Kathakali has been a journalist for a decade and a half, working previously with The Telegraph and Times of India. An MA in political science and a Chevening Fellow, she writes on various themes--the business of sports, pop culture, startups, innovation--and co-produces the video series, From the Field. She is also part of the desk, editing, rewriting and putting the print edition to bed. Kathakali is a sports nut and collects autographs as a hobby. She enjoys travelling and music, and you'll often find her humming completely out of tune.
Aaron Finch poses for a photograph after announcing his retirement from international cricket during a press conference at Melbourne Cricket Ground on February 07, 2023, in Melbourne, Australia. Image: Daniel Pockett/Getty Images
Growing up on a three-acre property in Colac, Victoria, Aaron Finch’s earliest sporting ambitions included beating his older sibling Jason. “Or, at least, be as good as him,” he smiles. But he didn’t stop just at that. The aggressive batter debuted for Australia in 2011, and by the time he retired, clocked the maximum runs for his country in T20Is. En route, he also captained Australia on ODIs and T20Is and led his country to its first T20 World Cup in 2021. In India as an expert on Star Sports’ IPL commentary panel, Finch spoke to Forbes India about the lessons he’s learnt from playing at the elite level for over a decade. Edited excerpts:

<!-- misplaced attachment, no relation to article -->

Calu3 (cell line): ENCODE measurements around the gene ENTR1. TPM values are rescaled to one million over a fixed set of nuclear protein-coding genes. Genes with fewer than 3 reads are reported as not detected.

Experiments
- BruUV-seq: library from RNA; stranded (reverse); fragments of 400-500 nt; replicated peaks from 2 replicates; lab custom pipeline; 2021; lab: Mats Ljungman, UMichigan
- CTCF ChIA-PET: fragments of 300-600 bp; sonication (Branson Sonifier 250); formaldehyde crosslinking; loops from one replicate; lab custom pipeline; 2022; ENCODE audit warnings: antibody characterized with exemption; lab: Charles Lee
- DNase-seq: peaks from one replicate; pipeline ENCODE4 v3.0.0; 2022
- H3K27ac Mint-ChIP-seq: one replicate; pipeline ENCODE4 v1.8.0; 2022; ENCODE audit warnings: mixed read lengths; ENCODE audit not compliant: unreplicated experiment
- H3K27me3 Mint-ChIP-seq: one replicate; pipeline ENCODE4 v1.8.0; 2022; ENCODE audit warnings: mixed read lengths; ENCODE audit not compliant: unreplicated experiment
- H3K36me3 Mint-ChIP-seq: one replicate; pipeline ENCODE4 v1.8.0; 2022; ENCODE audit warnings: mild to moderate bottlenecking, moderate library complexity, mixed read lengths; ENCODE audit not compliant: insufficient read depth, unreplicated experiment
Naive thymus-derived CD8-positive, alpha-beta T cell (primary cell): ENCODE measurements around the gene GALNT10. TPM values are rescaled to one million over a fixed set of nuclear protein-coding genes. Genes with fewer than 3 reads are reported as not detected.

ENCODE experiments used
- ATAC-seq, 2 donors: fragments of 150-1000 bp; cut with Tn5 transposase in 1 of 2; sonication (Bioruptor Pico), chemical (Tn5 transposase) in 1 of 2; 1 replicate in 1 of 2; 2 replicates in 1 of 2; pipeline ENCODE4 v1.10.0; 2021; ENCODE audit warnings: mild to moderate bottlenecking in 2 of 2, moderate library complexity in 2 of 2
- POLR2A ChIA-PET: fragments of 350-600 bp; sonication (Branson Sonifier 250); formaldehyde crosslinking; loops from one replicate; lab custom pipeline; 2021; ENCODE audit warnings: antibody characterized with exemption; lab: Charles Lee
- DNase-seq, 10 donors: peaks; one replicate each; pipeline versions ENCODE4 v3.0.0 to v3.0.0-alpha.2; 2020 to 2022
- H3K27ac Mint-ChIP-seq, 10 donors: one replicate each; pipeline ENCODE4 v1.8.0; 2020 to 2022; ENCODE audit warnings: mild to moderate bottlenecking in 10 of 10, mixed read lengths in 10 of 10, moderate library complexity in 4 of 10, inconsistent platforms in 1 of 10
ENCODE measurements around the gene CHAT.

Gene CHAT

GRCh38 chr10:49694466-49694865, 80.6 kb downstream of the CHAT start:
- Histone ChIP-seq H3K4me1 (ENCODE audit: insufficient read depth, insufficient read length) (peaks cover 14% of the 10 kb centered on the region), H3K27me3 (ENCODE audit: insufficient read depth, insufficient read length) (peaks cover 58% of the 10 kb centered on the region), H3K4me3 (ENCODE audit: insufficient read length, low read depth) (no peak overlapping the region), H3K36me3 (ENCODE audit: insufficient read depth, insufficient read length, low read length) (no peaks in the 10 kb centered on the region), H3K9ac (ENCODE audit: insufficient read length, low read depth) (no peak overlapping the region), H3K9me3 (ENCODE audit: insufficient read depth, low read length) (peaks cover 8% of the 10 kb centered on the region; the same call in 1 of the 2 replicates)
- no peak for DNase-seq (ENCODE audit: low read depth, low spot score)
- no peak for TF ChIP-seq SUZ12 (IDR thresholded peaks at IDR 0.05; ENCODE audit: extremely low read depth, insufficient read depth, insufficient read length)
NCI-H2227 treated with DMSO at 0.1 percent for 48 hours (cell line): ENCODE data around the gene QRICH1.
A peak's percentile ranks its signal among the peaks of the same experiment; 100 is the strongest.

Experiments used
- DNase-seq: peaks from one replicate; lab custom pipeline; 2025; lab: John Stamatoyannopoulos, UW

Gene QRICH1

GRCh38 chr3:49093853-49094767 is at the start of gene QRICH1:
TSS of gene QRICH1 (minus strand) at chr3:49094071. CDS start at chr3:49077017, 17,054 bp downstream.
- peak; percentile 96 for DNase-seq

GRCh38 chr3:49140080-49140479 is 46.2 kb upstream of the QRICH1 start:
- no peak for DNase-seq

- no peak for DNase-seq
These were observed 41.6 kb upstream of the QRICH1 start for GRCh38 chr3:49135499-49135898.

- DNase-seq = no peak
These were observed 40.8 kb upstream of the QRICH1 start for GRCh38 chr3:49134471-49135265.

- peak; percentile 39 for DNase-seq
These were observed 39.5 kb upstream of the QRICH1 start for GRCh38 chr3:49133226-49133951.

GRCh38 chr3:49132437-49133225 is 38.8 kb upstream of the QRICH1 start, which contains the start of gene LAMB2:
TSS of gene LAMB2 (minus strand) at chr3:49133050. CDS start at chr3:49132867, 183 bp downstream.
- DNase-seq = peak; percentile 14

‘The freedom to choose is the best motivator’
My entire family has had a huge influence on my career. My parents sacrificed immensely for me—we lived two hours away from Melbourne, so they would often put aside whatever they were doing, take out the car and drive me to tryouts and practice sessions.